By Joto La Jiwe
During his recent state visit to Uganda, Iranian President Ebrahim Raisi didn’t hide his homophobia as he lauded his Ugandan counterpart, Yoweri Museveni, for assenting to the country’s new Anti-Homosexuality Law.
That action by Museveni was like signing a death warrant for members of the LGBTQI+ community suspected engaging in what the new law describes as aggravated homosexuality, including repeated convictions for homosexual activity or having sex while HIV-positive.
On a mission to further strengthen ties with the Uganda, Raisi was well aware that homosexuals are a favorite target of Museveni and a subject worth raising in a joint press conference with him.
He praised Museveni for signing the bill into law after ignoring calls from local and international human rights defenders asking him to veto it.
Like Museveni, Raisi also claimed that homosexuality in part of the so called “Western imperialist agenda”, which he said is part of a Western plan to put an end to human reproduction — what Raisi called “the generation of human beings”.
“Western countries are putting pressure on independent countries by attacking the family foundation, promoting the ugly phenomenon of homosexuality, the spread of extremism and terrorism, and the use of human rights as a tool …” Raisi said. “The Western countries try to identify homosexuality as an index of civilization, while this is one of the dirtiest issues.”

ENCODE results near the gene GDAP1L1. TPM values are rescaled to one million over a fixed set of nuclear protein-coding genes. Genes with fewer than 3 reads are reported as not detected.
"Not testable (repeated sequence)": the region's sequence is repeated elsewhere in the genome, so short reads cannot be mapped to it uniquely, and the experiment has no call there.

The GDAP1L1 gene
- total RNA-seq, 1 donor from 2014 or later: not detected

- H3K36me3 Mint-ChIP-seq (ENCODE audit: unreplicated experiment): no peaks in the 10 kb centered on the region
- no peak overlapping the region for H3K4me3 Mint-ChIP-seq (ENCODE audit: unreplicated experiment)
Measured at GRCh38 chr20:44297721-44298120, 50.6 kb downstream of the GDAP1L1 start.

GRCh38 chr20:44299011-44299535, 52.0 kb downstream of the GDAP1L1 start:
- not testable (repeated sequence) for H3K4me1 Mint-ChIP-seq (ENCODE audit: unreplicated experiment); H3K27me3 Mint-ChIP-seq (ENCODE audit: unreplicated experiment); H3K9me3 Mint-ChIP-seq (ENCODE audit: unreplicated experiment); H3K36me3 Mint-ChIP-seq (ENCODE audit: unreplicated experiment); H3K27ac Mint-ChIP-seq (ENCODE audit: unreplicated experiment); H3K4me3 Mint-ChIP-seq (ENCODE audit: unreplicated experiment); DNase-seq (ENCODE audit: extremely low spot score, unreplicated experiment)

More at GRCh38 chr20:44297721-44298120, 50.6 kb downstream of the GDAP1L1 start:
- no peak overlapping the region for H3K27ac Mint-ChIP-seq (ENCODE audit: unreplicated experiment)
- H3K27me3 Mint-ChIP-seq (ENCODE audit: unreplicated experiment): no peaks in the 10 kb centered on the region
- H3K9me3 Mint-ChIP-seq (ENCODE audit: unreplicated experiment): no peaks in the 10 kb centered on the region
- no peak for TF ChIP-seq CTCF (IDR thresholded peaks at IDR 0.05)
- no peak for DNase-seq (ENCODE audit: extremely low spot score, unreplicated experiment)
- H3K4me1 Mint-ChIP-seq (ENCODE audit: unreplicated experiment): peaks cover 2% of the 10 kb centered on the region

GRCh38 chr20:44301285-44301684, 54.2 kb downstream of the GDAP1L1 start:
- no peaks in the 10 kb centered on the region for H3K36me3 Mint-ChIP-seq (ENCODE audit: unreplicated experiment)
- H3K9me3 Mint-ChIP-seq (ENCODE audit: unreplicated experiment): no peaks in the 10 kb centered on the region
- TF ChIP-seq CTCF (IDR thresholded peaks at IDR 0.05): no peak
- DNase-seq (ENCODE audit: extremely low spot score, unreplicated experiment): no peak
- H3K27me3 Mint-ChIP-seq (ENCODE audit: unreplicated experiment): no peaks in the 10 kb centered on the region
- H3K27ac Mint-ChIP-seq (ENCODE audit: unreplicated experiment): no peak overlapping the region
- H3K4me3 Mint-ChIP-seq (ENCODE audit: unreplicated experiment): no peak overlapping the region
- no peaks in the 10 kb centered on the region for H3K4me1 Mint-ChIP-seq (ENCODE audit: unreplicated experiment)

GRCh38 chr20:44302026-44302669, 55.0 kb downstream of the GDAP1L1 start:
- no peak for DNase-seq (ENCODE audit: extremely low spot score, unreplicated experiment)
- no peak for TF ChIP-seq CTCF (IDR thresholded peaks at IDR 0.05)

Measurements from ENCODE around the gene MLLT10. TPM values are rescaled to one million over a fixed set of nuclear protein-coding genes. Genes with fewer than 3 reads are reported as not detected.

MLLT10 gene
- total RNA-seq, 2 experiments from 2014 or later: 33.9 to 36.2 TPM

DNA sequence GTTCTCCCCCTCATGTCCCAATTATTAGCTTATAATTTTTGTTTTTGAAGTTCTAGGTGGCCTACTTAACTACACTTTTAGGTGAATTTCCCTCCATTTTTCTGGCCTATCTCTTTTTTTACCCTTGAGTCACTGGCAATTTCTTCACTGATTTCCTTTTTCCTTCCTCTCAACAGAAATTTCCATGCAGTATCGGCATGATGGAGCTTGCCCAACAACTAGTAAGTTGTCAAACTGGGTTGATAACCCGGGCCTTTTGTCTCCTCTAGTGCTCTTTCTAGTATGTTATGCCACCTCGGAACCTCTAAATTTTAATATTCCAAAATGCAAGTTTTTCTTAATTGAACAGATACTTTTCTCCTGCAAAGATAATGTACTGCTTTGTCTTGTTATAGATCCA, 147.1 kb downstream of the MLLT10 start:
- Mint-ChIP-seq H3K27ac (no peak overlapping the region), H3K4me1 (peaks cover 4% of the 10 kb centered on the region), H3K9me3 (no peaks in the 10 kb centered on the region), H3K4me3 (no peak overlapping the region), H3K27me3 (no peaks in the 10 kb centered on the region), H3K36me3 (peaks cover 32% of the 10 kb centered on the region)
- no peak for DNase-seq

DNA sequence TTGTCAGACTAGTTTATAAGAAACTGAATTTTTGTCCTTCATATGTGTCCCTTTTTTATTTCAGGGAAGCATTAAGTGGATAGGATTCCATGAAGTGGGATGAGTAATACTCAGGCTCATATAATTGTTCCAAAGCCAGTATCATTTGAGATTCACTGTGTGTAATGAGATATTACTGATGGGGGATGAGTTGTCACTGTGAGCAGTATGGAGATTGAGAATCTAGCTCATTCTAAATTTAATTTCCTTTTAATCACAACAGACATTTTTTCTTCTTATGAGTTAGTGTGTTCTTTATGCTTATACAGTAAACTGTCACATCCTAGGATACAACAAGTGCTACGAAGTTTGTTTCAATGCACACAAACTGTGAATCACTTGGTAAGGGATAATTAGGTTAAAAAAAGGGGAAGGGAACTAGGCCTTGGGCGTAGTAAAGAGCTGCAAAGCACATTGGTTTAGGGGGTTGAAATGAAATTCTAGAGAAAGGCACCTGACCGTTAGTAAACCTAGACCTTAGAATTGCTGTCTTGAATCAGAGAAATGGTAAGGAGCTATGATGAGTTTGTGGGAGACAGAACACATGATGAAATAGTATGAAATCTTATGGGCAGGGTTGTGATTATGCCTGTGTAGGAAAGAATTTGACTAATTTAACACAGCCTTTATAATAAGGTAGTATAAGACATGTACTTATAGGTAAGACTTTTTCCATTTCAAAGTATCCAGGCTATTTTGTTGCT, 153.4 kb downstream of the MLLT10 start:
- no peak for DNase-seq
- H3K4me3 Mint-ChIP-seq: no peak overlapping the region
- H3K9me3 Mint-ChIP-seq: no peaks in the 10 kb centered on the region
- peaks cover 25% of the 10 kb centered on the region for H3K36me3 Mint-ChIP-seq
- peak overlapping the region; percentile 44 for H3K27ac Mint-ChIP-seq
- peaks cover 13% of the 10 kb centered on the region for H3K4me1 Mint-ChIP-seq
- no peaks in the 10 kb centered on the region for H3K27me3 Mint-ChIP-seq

He told Museveni that only development of cultural interactions and cultural cooperation between Iran and Uganda will be effective in confronting what he described as plots devised by the enemies of the two nations.
Like Uganda, Iran is one of the countries with the harshest laws against LGBTQI+ people. Not only does it provide for the death penalty for consensual same-sex relations; it also reportedly has people sitting on death row who allegedly committed sodomy as minors.
A recent example of Iran’s homophobia is the treatment of LGBTQ rights activists Zahra Sedighi-Hamadani and Elham Choubdar, who were sentenced to death last fall after being convicted of “corruption on earth” and “trafficking”.
U.N. human rights experts appealed to Iran to spare them from execution.
Amid international pressure, the death sentences of both women were overturned earlier this year.
Joto La Jiwe, the author of this article, is a Ugandan correspondent for the African Human Rights Media Network. He writes under a pseudonym. Contact him at [email protected].